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  • [♪ INTRO]

  • The early 1960s was an optimistic time for space engineering.

  • With the Space Race between the U.S. and the Soviet Union in full swing,

  • cameras, animals, and humans were being launched into orbit.

  • And the world seemed headed for a space-faring future,

  • where hundreds or even thousands of people would be living and working off-Earth.

  • Getting that civilization into orbit, though, would require a lot of power.

  • And, in 1963, a team led by engineer Bob Truax proposed a solution:

  • a supersized rocket capable of launching an entire space station in one go.

  • They called it the Sea Dragon.

  • And while it never launched, it was well ahead of its time

  • and it continues to inspire engineers today.

  • When the Sea Dragon was proposed, the Soviets were leading the charge

  • with rockets that were about 50 meters long and 3 meters wide.

  • They could carry maximum payloads of about 5 metric tons.

  • The Sea Dragon would have been an absolute monster by comparison.

  • It would have been more than 150 meters tall and more than 22 meters wide,

  • and it was designed to carry more than 500 metric tons into space.

  • And it would have been nearly 400 times more powerful than rockets of the time,

  • and 10 times more powerful than the future Saturn V,

  • the rocket that eventually took humans to the Moon.

  • And, as the name suggests, it was also intended to launch from the sea.

  • No, not on a floating platform or anything.

  • Likedirectly from the water.

  • As impractical as that might sound, there are actually a few

  • good reasons why a water launch was the best option.

  • For one, it would have made transporting and assembling the rocket's

  • huge components a lot easier, since a buoyant environment would

  • support the rocket safely as it was being constructed.

  • Then, there was all that thrust.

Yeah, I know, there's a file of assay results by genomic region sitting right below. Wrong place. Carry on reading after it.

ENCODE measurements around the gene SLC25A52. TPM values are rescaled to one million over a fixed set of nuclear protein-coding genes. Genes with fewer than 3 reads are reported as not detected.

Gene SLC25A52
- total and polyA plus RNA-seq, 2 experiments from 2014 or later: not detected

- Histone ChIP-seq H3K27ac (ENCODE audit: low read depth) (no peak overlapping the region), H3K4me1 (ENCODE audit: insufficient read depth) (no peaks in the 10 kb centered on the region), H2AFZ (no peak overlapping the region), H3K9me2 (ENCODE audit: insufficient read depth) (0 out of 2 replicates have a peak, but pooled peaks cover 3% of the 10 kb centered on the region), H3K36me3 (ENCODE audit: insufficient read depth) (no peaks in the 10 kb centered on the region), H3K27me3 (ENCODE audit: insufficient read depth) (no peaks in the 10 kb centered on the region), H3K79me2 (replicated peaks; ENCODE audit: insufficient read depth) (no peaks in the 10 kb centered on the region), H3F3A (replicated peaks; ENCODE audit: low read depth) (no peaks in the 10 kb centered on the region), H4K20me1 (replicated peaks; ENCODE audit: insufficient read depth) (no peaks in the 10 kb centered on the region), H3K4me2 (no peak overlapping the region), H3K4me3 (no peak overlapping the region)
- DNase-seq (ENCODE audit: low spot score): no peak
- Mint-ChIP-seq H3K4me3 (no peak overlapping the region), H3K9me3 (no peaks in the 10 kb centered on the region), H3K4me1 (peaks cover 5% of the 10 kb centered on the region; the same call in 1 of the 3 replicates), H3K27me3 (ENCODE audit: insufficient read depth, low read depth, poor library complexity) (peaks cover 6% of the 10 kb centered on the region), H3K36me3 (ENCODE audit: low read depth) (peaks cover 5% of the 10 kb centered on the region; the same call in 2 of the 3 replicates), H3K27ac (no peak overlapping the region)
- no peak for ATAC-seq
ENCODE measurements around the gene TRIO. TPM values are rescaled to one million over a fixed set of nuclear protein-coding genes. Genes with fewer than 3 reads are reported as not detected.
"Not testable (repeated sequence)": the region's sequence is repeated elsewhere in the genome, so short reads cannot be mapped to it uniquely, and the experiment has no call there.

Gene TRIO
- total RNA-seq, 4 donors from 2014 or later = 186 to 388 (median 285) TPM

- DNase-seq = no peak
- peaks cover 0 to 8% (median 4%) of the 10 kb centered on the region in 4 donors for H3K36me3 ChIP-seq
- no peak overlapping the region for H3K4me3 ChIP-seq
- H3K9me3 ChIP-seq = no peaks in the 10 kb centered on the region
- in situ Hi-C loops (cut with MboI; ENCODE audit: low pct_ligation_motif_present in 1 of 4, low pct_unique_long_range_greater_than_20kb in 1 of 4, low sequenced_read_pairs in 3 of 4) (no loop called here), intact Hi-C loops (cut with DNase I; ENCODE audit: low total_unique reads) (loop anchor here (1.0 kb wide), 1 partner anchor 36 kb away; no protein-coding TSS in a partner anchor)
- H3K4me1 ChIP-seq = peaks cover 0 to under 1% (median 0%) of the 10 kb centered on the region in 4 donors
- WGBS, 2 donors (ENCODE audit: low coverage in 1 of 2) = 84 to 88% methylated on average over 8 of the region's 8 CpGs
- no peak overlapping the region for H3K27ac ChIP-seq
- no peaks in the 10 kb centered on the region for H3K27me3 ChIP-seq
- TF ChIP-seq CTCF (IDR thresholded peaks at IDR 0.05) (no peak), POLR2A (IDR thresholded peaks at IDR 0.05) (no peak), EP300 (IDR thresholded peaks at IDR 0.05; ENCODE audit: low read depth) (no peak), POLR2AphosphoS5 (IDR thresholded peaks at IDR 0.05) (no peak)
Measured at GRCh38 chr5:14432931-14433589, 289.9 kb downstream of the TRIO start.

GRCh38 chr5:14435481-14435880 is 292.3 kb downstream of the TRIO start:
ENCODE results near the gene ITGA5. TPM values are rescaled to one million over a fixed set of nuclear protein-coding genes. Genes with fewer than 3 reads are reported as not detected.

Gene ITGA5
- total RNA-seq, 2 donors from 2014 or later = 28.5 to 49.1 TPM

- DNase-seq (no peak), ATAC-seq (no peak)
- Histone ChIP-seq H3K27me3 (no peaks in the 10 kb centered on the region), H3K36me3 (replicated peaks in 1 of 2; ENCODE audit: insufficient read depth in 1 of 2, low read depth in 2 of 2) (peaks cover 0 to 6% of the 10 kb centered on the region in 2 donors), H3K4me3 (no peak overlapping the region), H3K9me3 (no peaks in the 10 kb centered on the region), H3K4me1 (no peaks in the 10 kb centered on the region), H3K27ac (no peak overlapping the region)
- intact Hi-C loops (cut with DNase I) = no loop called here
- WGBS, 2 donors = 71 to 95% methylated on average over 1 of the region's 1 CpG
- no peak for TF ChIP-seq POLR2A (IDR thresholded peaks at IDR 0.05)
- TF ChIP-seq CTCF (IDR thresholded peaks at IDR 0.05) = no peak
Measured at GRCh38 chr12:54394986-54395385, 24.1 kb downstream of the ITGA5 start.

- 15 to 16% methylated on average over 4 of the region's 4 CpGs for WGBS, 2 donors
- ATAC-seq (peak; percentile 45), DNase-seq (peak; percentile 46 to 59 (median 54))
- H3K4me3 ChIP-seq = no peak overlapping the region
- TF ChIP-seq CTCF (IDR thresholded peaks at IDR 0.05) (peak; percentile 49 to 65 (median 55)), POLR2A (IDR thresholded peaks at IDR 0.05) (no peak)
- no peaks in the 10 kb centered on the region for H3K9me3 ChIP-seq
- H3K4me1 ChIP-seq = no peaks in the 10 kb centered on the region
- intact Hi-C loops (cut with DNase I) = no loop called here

• At ignition, the Sea Dragon's powerful engines would have caused

  • major damage to launch pads of the time, tearing apart concrete and melting metal.

  • Water, on the other hand, just boils off or flows away.

  • Finally, after launch, the Sea Dragon's huge and scalding exhaust plume

  • would be kept far away from populated areas.

  • Of course, while a water launch offered a ton of benefits,

  • it did create a few potential engineering challenges, too.

  • For example, salt water is really good at corroding metal and messing up

  • delicate electronic components.

  • To get around that, engineers hoped to borrow techniques from submarines,

  • which spend months at a time completely immersed in salt water.

  • Their idea was to build the rocket with thick steel plates, insulation,

  • or special paint to resist corrosion, and to place access panels

  • for waterproofed electrical components above the waterline.

  • But aside from water protection, the rocket's design was really simple,

  • a style that would become known as a “big dumb booster”.

  • Each of the Sea Dragon's two stages would store fuel

  • and liquid oxygen in pressurized tanks.

  • At liftoff, simple valves would open, and the chemicals would mix,

  • igniting on contact to produce a bunch of thrust that would

  • carry the payload into space.

  • This design is less efficient than those found on the sophisticated

  • Saturn V, but the Sea Dragon's huge size would have made up for that,

  • making it considerably cheaper per kilogram of payload.

  • The simple design would have also helped ease its assembly and launch.

  • The main components would be built in dry docks and onshore facilities,